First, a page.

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Trump supporters unfazed by new indictment: ‘This is all political’

file photo: donald trump holds a campaign rally in erie
Former U.S. President and Republican presidential candidate Donald Trump is not short of loyal followers

The indictment of former President Donald Trump for his efforts to overturn his loss in the 2020 election may be unprecedented in the annals of American history, but it appears to have done little to soften the resolve of Republican voters poised to support his bid for another term in the White House.

Not only do those voters remain ready to back Trump in next year’s presidential election – he is the front-runner for the Republican nomination to face Democratic President Joe Biden – but some also have said they plan to donate to his legal defense against what they see as politically motivated prosecutions.

“They want him gone, and I know they’re afraid of him,” said Robin Bartholomew, 66, of Van Buren County, Iowa, the state that will hold the first Republican nominating contest next year. “I think all the indictments are just one thing after another to get rid of him.”

National opinion polls have long shown overwhelming support among Republicans for another Trump term. More than a dozen Republican voters interviewed on Wednesday unanimously said the new charges would not affect their 2024 election choice. These voters seemed to accept Trump’s contention that he is being targeted by Democrats because he is a political threat.

“This is all political,” said Bruce Silver, 68, a salesman from Myrtle Beach, South Carolina, another early-voting state. “This indictment is completely idiotic because everyone has freedom of speech, and he didn’t do anything illegal as far as I’m concerned.”

Silver said he donates to Trump on a regular basis and that he “deserves a good defense.”

“The only way I’d vote for anyone other than Trump is if Trump dropped dead before the primaries, and I don’t see that happening,” Silver said.

Trump, 77, was indicted by a federal grand jury in Washington on Tuesday on charges that he conspired to defraud the United States by working with others to try to block congressional certification of Biden’s 2020 victory and deprive voters of their right to a fair election.

Trump was already the first former U.S. president to face criminal charges. He has pleaded not guilty in a New York state case involving hush money paid to porn star and to federal charges that he mishandled classified documents. He may also soon be charged in Georgia as well for his actions to undo his election loss.

The charges have allowed Trump to continue to portray himself as the victim of a political witch hunt and rally voters to his side while dominating news coverage of the Republican race to the point that his rivals can barely get on television.

Brian Demer, 45, a program specialist from Loudoun County, Virginia, called the indictment “just another example of trying to distract citizens from what’s going on, so it won’t affect or impact my vote.”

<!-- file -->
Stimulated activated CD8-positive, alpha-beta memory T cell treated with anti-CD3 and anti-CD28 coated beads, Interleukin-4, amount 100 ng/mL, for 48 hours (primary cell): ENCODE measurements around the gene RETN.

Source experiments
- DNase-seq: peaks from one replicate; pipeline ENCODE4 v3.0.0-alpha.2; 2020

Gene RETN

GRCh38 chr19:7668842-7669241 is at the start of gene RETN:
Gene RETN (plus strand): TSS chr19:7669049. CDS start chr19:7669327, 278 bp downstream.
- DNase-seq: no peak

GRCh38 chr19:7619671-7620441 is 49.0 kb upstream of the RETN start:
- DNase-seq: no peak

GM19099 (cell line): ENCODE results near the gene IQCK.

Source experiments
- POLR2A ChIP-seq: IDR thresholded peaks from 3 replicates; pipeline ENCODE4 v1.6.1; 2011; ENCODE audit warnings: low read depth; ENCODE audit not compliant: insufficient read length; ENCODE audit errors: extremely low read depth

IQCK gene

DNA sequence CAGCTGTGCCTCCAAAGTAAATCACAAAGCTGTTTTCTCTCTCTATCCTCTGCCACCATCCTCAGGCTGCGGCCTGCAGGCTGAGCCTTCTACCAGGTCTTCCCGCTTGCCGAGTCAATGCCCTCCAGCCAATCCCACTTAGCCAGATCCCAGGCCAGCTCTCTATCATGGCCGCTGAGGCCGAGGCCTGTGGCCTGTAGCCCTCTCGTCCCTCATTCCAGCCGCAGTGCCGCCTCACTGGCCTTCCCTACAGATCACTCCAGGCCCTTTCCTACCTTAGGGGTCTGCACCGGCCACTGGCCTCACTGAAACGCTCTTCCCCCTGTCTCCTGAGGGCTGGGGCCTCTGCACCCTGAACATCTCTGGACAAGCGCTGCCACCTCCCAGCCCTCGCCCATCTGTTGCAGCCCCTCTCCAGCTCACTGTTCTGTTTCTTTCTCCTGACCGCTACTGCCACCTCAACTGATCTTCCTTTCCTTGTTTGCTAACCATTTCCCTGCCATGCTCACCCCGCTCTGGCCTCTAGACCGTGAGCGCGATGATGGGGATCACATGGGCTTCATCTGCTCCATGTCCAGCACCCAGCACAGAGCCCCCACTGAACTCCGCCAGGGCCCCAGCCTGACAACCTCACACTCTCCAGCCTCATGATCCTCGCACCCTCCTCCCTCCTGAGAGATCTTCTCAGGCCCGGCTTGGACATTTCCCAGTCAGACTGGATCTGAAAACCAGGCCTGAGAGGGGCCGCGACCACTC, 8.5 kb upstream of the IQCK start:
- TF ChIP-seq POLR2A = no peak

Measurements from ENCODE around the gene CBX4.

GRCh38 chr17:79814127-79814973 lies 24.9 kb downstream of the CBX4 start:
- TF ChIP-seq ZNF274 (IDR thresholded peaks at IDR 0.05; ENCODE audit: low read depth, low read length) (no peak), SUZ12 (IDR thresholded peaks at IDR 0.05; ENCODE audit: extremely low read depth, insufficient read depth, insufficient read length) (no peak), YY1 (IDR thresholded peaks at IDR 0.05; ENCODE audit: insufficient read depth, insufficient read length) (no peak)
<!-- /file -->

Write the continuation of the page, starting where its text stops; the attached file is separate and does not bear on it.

Demer, however, said he would not donate to Trump knowing the funds could go to his legal expenses.

CIRCLING THE WAGONS

A New York Times/Siena poll released this week before the latest indictment showed Trump as the top presidential choice for 54% of Republican voters, far outpacing his closest competitor, Florida Governor Ron DeSantis. Fewer than 20% viewed Trump as committing any federal crimes.

The Republican voters who spoke to Reuters appeared unmoved by arguments by Trump’s rivals that he likely would lose a November 2024 rematch with Biden.

“If something bad happens to (Trump) where he’s unable to run for president, of course, you have to look for an alternative for a candidate,” said Steven Wolverton, 57, who works for Coca-Cola and lives in St. Charles, Michigan. “But otherwise, no.”

A June Reuters/Ipsos poll found that nearly 70% of Republicans surveyed believed law enforcement officials were working to delegitimize Trump through “politically motivated investigations.”

Perhaps most critically for his re-election hopes, Trump’s relentless assertion that the 2020 election was fraudulent has continued to resonate with Republican voters.

A March 2021 Reuters/Ipsos poll found that 56% of Republicans surveyed believed the election was “rigged.” In a similar poll taken in March of this year, 58% said the election was “stolen” from Trump.

Sharon Young, 27, of Newport News, Virginia, who described herself as an independent, said her focus as a voter remains on the economy, and that she was inclined to support Trump for that reason even though he “doesn’t know when to keep his mouth shut.”

“When he was president previously, my family lived a lot more comfortably than we do now, and we made less than we do now,” said Young, who manages a homeowners association.

“I don’t honestly personally think that he incited anything,” Young said.

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